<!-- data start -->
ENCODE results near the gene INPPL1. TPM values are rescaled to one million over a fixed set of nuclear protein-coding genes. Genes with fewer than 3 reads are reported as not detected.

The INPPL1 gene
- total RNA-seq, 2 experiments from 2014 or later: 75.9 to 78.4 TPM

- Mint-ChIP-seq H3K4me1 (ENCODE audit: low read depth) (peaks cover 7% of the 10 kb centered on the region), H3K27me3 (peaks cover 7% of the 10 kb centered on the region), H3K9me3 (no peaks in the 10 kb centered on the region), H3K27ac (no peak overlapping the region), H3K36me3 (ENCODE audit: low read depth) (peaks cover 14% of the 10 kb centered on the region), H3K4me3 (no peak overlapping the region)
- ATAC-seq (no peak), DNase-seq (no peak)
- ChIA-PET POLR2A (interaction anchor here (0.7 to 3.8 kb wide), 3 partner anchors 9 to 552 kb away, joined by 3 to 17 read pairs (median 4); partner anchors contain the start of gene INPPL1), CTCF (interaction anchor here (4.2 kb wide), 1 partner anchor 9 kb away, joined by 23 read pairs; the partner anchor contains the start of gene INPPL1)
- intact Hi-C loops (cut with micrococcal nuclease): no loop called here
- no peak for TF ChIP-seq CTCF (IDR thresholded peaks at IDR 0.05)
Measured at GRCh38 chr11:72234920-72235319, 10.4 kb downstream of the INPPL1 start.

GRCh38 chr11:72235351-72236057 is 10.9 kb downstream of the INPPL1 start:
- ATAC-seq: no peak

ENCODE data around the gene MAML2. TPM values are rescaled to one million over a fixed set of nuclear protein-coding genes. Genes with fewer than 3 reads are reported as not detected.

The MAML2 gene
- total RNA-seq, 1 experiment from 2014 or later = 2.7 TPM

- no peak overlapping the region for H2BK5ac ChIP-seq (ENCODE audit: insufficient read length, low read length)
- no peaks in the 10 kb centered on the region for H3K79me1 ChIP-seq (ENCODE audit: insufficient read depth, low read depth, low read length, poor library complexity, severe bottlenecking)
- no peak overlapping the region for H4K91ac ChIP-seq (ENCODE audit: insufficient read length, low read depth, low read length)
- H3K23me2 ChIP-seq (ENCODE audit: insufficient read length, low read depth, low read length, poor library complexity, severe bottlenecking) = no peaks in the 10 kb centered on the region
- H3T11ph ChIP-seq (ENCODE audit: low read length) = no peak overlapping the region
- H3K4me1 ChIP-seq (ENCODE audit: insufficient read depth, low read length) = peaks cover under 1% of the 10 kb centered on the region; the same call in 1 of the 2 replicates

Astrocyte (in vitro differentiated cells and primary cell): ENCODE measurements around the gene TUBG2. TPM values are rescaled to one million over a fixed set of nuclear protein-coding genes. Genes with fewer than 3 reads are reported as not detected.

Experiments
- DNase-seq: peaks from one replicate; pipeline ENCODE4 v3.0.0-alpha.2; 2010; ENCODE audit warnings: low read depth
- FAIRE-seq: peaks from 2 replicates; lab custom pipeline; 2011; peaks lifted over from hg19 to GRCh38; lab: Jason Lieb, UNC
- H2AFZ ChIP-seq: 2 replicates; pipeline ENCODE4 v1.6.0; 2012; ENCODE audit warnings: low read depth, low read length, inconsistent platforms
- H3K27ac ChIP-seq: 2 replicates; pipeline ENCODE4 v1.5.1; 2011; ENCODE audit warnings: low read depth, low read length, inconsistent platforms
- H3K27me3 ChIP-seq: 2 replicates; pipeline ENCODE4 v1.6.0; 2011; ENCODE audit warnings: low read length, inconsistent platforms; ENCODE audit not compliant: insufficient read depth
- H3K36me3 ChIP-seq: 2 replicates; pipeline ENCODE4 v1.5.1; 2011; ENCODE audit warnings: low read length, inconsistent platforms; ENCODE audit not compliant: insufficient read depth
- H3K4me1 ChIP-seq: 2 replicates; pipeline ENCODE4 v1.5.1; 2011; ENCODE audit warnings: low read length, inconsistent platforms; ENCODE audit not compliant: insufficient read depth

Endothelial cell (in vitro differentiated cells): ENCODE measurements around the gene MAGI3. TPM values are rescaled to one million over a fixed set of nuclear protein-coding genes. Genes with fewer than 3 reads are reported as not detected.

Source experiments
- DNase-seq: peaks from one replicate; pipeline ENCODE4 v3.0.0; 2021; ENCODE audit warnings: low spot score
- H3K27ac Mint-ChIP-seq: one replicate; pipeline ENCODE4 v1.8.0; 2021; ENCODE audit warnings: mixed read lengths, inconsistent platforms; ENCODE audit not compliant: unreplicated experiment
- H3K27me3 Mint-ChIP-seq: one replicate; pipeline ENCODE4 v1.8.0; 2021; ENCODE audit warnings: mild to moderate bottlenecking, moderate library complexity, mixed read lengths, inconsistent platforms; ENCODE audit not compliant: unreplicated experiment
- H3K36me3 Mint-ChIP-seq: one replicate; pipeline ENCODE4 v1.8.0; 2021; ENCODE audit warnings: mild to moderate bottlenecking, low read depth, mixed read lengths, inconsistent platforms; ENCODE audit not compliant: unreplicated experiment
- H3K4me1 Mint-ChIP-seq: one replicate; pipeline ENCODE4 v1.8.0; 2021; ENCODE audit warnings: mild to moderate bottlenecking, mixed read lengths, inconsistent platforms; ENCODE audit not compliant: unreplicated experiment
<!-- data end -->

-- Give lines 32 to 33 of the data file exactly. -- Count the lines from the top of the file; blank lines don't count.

- DNase-seq: peaks from one replicate; pipeline ENCODE4 v3.0.0; 2021; ENCODE audit warnings: low spot score
- H3K27ac Mint-ChIP-seq: one replicate; pipeline ENCODE4 v1.8.0; 2021; ENCODE audit warnings: mixed read lengths, inconsistent platforms; ENCODE audit not compliant: unreplicated experiment